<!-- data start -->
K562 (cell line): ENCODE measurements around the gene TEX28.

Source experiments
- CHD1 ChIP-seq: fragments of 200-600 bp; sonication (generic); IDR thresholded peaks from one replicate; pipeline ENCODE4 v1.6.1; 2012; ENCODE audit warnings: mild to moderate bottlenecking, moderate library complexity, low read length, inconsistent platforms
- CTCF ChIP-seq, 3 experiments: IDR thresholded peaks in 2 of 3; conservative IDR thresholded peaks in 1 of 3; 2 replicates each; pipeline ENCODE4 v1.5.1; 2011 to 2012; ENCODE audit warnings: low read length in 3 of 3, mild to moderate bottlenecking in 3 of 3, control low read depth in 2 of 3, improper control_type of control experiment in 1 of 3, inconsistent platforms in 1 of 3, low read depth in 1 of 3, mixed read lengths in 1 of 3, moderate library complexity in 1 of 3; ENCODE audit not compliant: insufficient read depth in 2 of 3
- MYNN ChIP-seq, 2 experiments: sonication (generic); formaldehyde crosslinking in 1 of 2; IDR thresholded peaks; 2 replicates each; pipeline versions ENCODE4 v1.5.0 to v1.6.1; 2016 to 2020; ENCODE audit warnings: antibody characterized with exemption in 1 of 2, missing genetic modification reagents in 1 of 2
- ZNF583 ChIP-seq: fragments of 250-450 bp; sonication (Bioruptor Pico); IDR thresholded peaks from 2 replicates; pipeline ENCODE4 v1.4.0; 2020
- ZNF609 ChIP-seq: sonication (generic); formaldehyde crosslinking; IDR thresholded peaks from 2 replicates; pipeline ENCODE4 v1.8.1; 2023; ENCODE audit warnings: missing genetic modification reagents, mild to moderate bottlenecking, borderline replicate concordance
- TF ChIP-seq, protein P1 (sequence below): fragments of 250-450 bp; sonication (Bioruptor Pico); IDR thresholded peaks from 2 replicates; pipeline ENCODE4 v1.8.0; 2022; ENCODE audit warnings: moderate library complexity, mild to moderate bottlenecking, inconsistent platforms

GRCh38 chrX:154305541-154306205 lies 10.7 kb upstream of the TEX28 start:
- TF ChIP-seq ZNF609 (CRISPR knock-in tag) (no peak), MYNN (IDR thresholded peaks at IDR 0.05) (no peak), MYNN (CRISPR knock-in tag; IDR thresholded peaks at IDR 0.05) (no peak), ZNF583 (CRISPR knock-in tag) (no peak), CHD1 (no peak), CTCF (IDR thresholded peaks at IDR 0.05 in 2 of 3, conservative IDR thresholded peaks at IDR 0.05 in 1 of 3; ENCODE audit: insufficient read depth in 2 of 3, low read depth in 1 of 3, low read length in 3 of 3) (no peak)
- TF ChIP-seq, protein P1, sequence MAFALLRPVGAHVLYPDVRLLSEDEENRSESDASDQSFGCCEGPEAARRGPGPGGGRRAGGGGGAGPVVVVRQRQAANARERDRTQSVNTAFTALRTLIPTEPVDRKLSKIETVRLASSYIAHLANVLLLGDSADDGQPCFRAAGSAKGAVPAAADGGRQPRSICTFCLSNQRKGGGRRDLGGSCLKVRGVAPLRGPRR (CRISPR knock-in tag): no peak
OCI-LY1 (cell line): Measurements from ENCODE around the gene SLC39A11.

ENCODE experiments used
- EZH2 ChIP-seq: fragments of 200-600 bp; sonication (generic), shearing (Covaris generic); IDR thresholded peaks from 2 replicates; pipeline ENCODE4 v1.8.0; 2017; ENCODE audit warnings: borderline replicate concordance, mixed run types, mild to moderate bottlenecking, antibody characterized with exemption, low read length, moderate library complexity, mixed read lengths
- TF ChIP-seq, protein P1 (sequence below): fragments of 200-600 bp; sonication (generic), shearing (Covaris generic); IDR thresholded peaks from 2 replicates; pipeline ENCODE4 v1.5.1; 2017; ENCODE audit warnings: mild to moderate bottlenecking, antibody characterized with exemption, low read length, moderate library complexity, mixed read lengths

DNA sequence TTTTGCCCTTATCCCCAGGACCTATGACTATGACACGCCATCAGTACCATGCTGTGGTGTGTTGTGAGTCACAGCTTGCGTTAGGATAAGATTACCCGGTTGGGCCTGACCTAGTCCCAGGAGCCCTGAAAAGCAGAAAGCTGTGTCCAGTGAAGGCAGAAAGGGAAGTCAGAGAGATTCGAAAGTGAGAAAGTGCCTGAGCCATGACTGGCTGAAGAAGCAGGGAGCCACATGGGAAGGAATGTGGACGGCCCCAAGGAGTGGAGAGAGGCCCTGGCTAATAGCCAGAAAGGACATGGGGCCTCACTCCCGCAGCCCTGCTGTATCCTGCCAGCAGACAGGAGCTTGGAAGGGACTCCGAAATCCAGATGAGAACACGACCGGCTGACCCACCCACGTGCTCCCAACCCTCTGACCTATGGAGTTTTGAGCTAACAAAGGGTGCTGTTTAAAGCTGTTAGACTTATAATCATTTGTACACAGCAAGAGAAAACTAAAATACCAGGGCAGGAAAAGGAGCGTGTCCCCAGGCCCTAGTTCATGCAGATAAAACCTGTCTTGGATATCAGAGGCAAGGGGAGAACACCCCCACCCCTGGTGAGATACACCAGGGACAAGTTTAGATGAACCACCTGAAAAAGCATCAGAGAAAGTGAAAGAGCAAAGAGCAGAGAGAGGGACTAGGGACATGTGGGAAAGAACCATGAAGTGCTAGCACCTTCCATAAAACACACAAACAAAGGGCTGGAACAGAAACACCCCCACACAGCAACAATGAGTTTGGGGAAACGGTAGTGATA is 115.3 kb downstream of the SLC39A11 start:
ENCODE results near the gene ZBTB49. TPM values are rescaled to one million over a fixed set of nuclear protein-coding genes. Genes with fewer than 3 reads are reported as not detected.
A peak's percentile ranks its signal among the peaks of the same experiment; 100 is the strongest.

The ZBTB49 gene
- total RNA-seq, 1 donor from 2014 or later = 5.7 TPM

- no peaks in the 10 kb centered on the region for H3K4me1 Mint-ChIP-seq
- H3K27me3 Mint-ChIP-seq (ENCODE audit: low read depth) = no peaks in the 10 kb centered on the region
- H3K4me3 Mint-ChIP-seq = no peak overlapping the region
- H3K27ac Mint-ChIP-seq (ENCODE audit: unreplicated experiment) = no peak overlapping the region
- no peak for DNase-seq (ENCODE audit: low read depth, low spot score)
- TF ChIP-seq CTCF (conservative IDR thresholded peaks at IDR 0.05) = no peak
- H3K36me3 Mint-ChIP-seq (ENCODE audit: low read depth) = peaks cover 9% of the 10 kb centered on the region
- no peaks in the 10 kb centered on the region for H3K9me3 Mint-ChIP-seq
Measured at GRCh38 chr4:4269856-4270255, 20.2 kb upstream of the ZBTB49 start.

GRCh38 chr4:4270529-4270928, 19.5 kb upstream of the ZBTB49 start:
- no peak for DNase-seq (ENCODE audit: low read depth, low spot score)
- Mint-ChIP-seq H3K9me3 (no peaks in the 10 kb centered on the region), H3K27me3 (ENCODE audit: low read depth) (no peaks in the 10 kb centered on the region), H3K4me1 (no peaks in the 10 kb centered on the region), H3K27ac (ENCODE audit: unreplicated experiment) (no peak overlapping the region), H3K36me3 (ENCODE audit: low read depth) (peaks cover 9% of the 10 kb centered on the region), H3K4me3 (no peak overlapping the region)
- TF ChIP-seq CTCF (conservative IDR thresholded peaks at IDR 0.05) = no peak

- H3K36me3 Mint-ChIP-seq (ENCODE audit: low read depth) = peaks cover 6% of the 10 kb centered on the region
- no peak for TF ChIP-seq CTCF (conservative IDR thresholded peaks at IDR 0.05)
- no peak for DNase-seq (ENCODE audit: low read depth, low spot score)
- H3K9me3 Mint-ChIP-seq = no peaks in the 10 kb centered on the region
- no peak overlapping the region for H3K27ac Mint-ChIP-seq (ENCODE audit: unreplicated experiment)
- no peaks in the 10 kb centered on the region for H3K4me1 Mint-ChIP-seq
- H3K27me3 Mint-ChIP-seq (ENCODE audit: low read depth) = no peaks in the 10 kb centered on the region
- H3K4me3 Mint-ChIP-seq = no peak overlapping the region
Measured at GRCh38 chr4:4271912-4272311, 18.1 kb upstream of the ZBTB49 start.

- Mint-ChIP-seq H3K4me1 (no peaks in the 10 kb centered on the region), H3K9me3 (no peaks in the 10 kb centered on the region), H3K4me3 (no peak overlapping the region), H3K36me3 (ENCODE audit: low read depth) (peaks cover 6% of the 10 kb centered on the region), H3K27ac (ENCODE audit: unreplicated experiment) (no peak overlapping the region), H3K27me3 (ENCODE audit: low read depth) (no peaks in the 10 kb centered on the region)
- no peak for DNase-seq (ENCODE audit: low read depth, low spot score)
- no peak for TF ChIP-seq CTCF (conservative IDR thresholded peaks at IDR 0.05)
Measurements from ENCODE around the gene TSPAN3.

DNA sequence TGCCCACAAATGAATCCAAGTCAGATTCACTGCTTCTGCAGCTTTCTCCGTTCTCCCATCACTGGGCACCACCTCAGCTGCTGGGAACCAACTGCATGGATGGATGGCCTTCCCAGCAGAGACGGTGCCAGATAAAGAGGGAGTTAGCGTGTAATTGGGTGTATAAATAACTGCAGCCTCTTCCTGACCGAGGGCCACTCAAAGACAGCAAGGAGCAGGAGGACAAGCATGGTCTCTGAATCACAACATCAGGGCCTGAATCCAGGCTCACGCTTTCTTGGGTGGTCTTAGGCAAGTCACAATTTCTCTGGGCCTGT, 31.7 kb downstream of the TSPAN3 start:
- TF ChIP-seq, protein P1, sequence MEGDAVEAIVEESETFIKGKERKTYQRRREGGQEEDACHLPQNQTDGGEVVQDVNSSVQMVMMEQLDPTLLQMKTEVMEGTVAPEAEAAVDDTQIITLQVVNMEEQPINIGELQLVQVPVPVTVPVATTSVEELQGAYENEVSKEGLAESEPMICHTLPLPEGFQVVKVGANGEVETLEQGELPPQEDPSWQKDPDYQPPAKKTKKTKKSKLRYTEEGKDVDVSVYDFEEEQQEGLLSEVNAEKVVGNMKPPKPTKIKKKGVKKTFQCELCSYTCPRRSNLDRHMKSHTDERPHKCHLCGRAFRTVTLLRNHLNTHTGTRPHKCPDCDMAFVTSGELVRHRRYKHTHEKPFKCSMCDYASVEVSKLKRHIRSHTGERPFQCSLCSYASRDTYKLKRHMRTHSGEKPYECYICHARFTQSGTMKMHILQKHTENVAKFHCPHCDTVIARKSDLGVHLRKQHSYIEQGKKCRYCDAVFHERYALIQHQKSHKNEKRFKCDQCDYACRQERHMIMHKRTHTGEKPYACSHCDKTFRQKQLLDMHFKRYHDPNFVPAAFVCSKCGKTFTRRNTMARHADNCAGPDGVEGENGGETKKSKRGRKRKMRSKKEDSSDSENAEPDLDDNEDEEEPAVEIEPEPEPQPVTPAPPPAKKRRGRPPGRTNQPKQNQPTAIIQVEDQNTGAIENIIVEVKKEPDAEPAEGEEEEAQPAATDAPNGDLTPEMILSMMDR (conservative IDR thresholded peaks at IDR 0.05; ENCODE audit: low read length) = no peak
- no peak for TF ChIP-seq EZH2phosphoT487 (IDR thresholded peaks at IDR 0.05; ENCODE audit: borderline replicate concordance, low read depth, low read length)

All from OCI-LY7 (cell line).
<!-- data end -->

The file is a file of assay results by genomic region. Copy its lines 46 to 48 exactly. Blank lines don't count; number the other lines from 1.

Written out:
Measurements from ENCODE around the gene TSPAN3.

DNA sequence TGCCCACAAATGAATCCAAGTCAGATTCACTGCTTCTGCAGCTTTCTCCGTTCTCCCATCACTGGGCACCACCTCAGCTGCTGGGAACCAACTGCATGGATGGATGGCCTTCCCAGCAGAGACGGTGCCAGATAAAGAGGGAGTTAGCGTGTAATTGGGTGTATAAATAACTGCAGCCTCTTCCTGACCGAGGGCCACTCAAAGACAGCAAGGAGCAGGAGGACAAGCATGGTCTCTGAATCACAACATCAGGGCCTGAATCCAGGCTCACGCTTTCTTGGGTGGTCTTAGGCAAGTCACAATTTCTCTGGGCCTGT, 31.7 kb downstream of the TSPAN3 start:
- TF ChIP-seq, protein P1, sequence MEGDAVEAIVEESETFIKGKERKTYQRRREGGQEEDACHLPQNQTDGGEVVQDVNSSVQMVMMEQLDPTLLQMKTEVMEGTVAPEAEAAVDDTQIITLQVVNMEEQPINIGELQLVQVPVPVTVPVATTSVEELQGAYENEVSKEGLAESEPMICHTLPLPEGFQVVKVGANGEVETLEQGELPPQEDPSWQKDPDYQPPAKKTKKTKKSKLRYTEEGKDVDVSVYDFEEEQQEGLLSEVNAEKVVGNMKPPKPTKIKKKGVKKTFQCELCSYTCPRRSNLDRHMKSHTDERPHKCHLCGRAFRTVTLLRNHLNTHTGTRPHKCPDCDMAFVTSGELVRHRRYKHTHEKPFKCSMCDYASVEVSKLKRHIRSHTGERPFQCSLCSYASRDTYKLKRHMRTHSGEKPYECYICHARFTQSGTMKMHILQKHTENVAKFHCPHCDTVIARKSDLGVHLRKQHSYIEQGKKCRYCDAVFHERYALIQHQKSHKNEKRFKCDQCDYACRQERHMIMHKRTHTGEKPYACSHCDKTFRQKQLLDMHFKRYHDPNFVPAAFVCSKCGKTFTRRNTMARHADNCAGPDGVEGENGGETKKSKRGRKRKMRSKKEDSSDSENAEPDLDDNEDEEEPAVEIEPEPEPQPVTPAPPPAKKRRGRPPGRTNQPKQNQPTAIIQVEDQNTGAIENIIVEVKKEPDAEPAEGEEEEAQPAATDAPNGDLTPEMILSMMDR (conservative IDR thresholded peaks at IDR 0.05; ENCODE audit: low read length) = no peak